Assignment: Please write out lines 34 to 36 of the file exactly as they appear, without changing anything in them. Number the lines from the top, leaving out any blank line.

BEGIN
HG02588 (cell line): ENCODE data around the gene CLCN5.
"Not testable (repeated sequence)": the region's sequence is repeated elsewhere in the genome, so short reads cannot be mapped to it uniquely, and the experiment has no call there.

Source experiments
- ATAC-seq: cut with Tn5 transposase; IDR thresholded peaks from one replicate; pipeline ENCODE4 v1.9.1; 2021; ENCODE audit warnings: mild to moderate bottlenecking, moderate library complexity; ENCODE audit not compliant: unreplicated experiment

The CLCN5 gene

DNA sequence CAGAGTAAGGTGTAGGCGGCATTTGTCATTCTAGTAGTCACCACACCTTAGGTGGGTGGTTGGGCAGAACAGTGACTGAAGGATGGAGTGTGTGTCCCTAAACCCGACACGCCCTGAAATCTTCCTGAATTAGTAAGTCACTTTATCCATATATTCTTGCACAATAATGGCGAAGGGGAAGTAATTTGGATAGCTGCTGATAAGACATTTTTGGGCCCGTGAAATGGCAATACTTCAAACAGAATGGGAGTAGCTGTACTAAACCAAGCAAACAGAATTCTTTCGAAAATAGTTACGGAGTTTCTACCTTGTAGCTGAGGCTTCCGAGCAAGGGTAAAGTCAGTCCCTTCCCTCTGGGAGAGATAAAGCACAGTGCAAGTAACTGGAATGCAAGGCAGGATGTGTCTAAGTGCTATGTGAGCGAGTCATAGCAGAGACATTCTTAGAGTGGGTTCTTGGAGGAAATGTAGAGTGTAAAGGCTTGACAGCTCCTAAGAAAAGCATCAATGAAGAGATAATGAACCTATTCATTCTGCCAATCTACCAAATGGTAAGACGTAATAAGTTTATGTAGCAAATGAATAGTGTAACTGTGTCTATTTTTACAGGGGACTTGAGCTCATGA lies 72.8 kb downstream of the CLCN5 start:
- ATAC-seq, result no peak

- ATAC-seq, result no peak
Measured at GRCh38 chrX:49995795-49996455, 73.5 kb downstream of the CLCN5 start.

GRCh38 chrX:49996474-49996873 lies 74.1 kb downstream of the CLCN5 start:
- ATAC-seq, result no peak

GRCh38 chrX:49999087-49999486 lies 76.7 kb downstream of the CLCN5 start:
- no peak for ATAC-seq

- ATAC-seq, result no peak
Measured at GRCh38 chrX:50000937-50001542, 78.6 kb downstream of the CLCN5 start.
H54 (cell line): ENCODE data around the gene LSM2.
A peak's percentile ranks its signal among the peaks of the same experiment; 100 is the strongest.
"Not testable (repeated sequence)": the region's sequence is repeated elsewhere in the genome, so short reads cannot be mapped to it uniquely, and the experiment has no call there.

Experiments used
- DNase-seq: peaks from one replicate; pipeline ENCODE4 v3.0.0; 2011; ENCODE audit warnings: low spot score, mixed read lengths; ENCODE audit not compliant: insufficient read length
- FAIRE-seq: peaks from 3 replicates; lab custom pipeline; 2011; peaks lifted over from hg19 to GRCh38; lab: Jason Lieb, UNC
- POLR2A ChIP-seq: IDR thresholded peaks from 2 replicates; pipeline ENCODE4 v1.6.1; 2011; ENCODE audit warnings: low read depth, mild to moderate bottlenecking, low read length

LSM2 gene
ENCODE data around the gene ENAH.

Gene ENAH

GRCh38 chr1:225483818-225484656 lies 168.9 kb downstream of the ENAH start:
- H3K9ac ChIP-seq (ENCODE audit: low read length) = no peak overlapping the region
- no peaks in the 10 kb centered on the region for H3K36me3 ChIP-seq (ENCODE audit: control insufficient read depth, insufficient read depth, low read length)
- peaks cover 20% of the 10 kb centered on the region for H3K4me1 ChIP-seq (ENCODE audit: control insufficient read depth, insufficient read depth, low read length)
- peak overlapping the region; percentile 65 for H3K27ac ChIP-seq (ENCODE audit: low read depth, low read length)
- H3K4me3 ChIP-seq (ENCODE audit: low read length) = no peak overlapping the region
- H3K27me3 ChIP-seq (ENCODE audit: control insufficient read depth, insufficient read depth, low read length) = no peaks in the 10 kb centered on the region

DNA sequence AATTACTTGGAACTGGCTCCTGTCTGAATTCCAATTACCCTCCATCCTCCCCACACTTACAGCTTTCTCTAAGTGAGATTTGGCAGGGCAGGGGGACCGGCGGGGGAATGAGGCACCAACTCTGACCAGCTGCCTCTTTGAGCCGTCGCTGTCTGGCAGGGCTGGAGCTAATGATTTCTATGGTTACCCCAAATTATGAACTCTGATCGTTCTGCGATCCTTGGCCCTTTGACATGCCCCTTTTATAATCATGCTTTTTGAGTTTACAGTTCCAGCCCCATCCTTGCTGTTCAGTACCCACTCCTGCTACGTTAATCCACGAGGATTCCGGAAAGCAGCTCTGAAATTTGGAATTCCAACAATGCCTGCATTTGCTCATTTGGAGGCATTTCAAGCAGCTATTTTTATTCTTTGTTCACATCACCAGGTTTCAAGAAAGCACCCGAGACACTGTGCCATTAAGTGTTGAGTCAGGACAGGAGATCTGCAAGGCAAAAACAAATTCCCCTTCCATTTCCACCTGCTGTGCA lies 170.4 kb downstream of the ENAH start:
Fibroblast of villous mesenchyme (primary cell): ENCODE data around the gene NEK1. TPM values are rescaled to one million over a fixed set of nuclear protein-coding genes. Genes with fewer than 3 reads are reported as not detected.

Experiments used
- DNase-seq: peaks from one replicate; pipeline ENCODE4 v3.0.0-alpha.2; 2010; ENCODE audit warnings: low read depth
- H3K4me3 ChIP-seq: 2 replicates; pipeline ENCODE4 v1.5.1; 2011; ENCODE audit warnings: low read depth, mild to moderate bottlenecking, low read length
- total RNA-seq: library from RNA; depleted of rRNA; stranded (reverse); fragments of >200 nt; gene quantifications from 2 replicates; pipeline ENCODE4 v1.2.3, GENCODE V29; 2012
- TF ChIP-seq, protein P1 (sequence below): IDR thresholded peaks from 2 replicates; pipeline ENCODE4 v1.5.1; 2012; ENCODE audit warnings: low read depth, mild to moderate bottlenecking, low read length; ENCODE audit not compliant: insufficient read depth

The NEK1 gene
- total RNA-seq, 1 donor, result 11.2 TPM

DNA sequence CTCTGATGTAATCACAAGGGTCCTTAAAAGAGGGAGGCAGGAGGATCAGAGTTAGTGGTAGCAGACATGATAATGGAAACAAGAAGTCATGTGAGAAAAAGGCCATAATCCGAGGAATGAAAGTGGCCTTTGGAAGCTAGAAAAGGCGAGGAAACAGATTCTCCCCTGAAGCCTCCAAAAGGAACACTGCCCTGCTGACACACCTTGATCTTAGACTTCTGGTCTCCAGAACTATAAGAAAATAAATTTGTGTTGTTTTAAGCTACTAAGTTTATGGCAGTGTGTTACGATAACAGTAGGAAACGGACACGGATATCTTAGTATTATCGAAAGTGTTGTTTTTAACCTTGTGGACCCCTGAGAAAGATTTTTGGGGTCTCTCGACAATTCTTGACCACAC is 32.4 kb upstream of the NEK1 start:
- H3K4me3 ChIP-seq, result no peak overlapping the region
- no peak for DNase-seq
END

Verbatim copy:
Fibroblast of villous mesenchyme (primary cell): ENCODE data around the gene NEK1. TPM values are rescaled to one million over a fixed set of nuclear protein-coding genes. Genes with fewer than 3 reads are reported as not detected.

Experiments used
- DNase-seq: peaks from one replicate; pipeline ENCODE4 v3.0.0-alpha.2; 2010; ENCODE audit warnings: low read depth